“What gets measured, gets improved.” — Peter Drucker
The proof is so simple to see, in every facet of life, but few managers seems to employ the simplest of effective measurements well at work.
It is easy to see in normal life. If you start writing down your calories, before you start the meal, you will eat less, snack less, and eat better. If you start writing down the days that you do aerobic exercise on a highly visible calendar, you will work out more often. If you start measuring how often your daughter tries to score and shoots “on goal” in soccer, she will soon enough start shooting more often. If you take the effort to write down every time you catch yourself complaining, you will soon complain less. It works everywhere. If you want change, find a good way to measure it, a way that contributes to better daily decision making.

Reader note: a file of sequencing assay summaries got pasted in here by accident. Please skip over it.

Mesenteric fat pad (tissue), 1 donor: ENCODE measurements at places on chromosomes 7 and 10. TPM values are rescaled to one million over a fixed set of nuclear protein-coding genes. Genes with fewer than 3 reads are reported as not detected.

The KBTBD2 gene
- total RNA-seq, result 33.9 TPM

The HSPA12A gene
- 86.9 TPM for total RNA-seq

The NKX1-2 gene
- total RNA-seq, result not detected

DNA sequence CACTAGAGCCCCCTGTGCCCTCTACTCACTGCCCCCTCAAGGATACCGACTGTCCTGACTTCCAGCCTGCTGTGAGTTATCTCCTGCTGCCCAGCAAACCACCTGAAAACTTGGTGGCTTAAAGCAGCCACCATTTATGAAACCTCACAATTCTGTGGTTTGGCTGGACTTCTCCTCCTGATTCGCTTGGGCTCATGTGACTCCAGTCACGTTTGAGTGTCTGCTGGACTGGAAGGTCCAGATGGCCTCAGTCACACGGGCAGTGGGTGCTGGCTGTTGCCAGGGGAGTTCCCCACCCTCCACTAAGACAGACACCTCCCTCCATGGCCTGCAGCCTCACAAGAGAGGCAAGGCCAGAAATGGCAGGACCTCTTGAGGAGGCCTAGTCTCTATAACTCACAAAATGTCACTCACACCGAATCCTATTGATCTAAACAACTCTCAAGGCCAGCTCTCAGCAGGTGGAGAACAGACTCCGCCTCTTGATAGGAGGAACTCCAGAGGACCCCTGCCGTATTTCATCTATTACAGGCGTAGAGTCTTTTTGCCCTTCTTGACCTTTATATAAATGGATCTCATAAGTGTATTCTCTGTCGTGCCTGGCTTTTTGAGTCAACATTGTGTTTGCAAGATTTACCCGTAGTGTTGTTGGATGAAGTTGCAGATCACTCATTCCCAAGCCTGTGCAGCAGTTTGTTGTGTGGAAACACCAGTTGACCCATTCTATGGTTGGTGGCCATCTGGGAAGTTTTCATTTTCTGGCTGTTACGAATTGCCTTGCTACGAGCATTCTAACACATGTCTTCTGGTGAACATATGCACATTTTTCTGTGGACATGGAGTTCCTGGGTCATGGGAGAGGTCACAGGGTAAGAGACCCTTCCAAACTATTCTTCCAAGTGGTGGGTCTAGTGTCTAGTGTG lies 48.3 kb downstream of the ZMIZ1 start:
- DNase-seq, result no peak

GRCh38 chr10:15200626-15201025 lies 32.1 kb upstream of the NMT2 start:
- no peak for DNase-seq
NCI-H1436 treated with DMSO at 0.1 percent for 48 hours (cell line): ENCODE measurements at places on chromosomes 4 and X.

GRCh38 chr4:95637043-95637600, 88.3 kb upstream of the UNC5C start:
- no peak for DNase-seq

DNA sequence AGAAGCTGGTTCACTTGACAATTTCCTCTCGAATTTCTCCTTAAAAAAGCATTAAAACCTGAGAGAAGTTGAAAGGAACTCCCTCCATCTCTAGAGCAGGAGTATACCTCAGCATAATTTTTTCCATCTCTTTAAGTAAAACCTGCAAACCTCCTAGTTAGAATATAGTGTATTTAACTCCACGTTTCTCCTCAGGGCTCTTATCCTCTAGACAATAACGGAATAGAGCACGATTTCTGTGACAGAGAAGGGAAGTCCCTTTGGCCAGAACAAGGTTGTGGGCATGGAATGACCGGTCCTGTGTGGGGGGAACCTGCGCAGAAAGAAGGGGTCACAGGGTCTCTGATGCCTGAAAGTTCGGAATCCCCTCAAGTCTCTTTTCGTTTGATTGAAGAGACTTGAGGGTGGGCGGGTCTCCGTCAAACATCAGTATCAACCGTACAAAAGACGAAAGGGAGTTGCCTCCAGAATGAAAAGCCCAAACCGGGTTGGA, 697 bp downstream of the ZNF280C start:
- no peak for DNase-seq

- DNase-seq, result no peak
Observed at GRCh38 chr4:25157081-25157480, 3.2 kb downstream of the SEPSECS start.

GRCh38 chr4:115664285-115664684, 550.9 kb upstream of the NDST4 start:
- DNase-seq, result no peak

Fast forward to the highly-sophisticated workplace and we, all too often, find KPI’s (Key Performance Indicators) on people’s computer dashboards that they can do little about on a daily basis. If you are in sales, and the KPI you are looking at is exceeding your annual budget, it is hard to change what you are doing today. Sales only happen a few times per year, and your progress toward the $5M target doesn’t move often. On the other hand, if the company starts to measure something far more tangible, such as emails sent to your customers and prospects, or number of meetings and calls with customers, the measurement is something that you can do something about every single day.
I believe most companies are setting MBO (Management By Objectives) goals that are far too removed from a person’s daily work life decisions. When you measure the things that are truly within a person’s immediate circle of control, you will always get meaningful results.
Failure to change is a recipe for failure. An optimist embraces change, and uses the simple technique of measuring the right things to make it happen.